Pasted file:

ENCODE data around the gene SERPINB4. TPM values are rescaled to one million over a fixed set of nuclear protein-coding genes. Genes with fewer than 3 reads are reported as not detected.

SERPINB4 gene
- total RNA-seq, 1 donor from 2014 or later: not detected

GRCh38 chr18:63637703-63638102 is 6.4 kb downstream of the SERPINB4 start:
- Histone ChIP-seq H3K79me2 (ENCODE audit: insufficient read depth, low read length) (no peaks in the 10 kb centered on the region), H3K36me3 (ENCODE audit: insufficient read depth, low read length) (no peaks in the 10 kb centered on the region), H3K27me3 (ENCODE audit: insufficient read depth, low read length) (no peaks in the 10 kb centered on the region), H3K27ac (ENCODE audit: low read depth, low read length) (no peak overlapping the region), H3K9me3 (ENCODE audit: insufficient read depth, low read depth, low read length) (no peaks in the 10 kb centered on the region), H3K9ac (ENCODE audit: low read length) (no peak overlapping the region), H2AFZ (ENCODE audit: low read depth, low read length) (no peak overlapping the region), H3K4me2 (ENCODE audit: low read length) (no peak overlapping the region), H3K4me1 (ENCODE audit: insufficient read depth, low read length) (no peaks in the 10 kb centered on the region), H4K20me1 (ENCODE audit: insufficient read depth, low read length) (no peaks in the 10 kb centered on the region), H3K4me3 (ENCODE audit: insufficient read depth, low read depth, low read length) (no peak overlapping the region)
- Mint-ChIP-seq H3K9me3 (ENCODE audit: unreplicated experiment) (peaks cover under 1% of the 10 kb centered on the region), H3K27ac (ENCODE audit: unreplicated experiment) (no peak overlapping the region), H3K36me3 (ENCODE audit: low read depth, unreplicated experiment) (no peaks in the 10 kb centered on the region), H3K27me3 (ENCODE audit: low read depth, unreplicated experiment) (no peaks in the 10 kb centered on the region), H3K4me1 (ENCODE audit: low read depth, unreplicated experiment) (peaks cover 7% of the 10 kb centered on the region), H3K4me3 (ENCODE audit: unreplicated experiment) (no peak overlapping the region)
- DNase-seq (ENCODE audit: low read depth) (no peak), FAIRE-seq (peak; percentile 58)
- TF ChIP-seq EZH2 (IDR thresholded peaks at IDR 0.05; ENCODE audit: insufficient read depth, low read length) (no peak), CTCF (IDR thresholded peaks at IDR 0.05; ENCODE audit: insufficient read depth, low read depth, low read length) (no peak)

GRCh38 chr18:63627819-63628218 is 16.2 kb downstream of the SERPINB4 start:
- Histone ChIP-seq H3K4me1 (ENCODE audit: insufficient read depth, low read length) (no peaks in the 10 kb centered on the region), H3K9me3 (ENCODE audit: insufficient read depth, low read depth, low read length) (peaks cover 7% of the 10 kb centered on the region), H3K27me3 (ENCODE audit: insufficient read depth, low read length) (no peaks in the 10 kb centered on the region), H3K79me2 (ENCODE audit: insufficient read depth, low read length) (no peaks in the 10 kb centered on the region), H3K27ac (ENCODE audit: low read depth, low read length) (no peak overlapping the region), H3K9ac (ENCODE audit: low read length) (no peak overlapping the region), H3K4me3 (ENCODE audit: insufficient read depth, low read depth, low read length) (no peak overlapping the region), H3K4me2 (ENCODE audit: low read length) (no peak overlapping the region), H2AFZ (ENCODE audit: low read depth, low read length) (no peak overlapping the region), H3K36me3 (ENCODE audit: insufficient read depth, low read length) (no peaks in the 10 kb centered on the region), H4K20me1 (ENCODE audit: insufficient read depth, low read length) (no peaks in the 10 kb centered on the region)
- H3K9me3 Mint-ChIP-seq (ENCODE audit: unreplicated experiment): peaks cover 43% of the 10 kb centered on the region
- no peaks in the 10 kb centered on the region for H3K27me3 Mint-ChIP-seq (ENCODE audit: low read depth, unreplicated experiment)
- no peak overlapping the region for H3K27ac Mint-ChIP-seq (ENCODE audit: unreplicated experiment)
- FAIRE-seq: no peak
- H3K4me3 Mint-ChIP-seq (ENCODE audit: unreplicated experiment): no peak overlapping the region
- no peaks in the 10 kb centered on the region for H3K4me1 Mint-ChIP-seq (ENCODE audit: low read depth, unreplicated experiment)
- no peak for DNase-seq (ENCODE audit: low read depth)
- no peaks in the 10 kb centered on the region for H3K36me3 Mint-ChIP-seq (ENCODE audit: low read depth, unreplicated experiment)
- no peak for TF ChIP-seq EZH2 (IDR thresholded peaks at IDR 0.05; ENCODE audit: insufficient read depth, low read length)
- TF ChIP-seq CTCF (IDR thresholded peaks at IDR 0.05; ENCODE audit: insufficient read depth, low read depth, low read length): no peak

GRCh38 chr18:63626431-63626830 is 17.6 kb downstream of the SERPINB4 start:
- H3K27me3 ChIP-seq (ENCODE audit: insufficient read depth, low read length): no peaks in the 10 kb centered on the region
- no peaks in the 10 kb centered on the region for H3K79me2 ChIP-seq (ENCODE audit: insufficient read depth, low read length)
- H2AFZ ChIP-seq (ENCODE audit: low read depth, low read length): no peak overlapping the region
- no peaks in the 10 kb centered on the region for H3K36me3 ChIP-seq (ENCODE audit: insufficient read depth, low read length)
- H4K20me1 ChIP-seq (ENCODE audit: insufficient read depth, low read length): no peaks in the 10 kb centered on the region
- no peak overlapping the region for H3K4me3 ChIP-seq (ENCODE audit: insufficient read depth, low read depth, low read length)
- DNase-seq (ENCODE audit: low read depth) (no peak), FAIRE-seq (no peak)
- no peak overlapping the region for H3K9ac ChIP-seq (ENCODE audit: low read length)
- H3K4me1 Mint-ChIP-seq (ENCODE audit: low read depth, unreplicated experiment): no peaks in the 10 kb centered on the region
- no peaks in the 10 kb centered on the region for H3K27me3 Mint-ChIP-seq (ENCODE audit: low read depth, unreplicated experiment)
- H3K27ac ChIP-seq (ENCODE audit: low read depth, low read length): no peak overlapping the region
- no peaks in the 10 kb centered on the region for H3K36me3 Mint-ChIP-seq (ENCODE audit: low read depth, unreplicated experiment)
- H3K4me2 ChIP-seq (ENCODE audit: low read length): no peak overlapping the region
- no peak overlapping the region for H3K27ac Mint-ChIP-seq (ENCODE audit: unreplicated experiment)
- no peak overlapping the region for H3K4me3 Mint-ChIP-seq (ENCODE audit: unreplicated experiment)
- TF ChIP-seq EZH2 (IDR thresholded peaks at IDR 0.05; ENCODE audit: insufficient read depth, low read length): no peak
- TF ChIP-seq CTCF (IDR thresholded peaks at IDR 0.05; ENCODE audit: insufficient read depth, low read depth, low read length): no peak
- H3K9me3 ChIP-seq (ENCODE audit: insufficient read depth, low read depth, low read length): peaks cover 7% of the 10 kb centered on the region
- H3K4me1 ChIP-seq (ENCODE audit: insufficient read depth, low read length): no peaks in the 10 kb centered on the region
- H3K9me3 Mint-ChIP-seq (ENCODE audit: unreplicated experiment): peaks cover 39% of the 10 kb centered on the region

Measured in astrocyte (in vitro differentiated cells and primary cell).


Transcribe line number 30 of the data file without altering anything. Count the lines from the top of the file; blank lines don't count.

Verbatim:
- H3K4me1 Mint-ChIP-seq (ENCODE audit: low read depth, unreplicated experiment): no peaks in the 10 kb centered on the region